Editorial: Hookah a risky collegiate pastime

By Staff Editorial

Going out to smoke hookah with friends? It’s now on the public record that you’re not alone…. Going out to smoke hookah with friends? It’s now on the public record that you’re not alone. Actually, you’re far from it.

Thanks to a study led by Pitt professor Brian Primack and published this month, we now know that almost a third of U.S. college students (30.5 percent) have exposed themselves to one of the several forms of waterpipe tobacco, such as hookah, narghile or shisha pipe. This result, arrived at by analyzing the 2008-2009 National College Health Assessment, complements Primack’s 2008 insight that inhaling tobacco-infused water vapor finds even stronger popularity at Pitt — 41 percent of Pitt students have done it and about half of the student body want to do it in the future.

Ultimately, individual Pitt students must choose whether (and how) to put tobacco into their bodies, but given the unsettling amount of misinformation lingering on campus, more should be done to educate the student body of the true risks of hookah.

For many students, hookah has become a pleasant exercise in social bonding. Although it might not provide the disinhibiting effects of alcohol, over the years hookah has built around itself a sensational “experience” fit for friendly gatherings among collegiates (much like cigarettes once did). As modern-day hookah bars provide customers with dim lighting, the relaxing hum of music and voices and the sweet tongue-tickle of fruity tobacco flavors, it’s little wonder that more students — on this campus and elsewhere — have taken up the waterpipe.

But for every inch hookah has evolved into a socially reinforcing cultural phenomenon, it carries just as much health risk — risk which should not be understated. Both current and potential users must responsibly weigh the plausible social benefits of hookah with its far-more-plausible threats to their well-being.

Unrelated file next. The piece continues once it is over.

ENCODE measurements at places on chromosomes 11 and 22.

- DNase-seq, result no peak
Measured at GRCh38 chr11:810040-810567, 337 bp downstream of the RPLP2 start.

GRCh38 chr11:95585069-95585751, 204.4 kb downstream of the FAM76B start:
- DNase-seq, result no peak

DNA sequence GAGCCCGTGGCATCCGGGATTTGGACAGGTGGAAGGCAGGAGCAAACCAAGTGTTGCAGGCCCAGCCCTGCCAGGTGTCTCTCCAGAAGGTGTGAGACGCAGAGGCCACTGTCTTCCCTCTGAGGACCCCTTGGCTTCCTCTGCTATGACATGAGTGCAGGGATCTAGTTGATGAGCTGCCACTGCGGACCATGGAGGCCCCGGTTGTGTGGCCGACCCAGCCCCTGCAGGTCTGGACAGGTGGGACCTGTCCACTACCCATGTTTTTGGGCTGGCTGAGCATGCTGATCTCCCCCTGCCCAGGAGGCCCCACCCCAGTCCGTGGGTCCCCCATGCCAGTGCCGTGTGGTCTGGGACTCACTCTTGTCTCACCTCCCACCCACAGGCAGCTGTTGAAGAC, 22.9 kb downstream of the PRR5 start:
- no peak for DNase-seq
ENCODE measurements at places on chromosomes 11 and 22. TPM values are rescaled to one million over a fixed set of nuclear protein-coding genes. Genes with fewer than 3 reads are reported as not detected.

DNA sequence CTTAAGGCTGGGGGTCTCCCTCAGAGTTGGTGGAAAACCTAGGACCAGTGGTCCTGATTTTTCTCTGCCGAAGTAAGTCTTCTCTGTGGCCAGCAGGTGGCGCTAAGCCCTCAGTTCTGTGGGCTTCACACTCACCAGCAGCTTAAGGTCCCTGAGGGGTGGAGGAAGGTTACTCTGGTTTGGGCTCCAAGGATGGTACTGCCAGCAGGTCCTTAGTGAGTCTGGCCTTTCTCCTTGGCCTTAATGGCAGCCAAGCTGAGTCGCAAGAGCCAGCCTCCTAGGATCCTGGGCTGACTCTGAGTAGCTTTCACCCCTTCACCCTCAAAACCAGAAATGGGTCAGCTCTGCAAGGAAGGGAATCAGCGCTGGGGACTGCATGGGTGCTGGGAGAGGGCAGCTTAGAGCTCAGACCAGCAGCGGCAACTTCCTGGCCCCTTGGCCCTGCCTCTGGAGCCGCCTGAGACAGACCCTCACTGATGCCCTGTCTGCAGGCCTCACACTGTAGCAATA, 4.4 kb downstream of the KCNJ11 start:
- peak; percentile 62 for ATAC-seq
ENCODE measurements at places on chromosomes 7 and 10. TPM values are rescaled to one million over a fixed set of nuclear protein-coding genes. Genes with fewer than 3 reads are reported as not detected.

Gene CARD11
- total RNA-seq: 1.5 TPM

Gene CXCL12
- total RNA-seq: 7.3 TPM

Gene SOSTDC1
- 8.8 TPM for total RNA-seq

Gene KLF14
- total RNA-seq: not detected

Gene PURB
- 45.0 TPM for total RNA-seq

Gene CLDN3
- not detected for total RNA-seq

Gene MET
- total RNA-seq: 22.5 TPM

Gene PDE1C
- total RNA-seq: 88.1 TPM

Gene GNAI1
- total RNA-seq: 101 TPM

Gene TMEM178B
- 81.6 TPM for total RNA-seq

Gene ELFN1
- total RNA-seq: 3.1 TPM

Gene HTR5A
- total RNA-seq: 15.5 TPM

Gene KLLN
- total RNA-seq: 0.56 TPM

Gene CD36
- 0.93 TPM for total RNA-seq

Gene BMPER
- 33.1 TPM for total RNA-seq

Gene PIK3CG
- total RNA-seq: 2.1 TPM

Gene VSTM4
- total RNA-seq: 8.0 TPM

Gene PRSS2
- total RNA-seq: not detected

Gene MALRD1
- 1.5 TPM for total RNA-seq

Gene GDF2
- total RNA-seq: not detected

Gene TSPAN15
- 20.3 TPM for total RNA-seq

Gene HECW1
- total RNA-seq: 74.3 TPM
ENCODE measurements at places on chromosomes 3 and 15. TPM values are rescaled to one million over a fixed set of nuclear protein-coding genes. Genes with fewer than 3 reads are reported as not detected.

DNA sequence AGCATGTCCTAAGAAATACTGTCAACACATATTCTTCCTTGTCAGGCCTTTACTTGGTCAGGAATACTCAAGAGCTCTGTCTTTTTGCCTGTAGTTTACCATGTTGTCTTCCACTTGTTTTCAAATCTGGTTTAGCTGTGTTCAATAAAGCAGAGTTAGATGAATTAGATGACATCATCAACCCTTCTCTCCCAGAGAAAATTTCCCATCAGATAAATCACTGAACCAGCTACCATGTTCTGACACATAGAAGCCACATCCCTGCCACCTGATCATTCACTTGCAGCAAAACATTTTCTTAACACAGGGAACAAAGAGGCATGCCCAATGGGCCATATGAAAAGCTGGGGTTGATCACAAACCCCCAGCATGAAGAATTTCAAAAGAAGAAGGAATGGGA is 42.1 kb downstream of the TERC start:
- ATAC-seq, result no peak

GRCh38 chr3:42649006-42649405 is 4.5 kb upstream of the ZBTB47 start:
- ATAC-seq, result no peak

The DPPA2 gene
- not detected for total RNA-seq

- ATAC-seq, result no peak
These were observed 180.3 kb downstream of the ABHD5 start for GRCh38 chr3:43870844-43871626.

Like many students, you might have thought that since hookah bubbles tobacco through water, the resulting smoke is somehow “cleaner” — that it’s not as bad for you as cigarettes. If that’s your understanding, now’s the time to revise it. The fact is that all of the icky, cancer-causing chemicals in cigarettes that primary school teachers taught students to fear are also present — not somehow blunted, but in full force — in hookah.

Hookah smoking is anything but “clean”: A single session can deliver up to 100 times the smoke volume (including high amounts of addiction agent nicotine and breathing toxin carbon monoxide) as a cigarette and 40 times the tar (including the lovely carcinogens), according to the World Health Organization and several tobacco studies, respectively. Regular waterpipe users walk around with just as much if not more tobacco metabolites in their blood as cigarette smokers, and hookah smoking has been associated with “cancer, cardiovascular disease, decreased pulmonary function and nicotine dependence,” according to Primack’s 2012 report.

Of course, given the fledgling status of waterpipe research compared to the decades-long study of cigarette smoking, all scientists can really prove right now is the potential of hookah to do damage. Whereas there is broad empirical evidence of cigarettes shortening millions of lives, no one has yet drawn an arrow of causation between a college student frequenting a hookah bar and developing some health malady. The absence of such causal evidence (which would allow us to cry “public health catastrophe!”) might be a symptom of the diminutive nature of the waterpipe literature, or it may be thanks to a more welcome explanation: Perhaps the way U.S. college students have so far exposed themselves to this clearly dangerous substance has mitigated the negative health effects. As support, some studies suggest that the predominant manner of waterpipe administration is intermittent — that’s consistent with our experiences with Pitt hookah-goers — and Pitt professor Saul Shiffman’s seminal work on tobacco “chippers” allows for the proposition that intermittent waterpipe users may be reducing their risk of physical dependence on nicotine, and therefore worrisome exposure levels to hookah’s bad ingredients.

We’ll probably have to wait a while for answers for the big hookah questions, but that doesn’t excuse making willfully uninformed hookah decisions. So the next time your friends invite you to hookah, just remember — there’s no “free smoke.”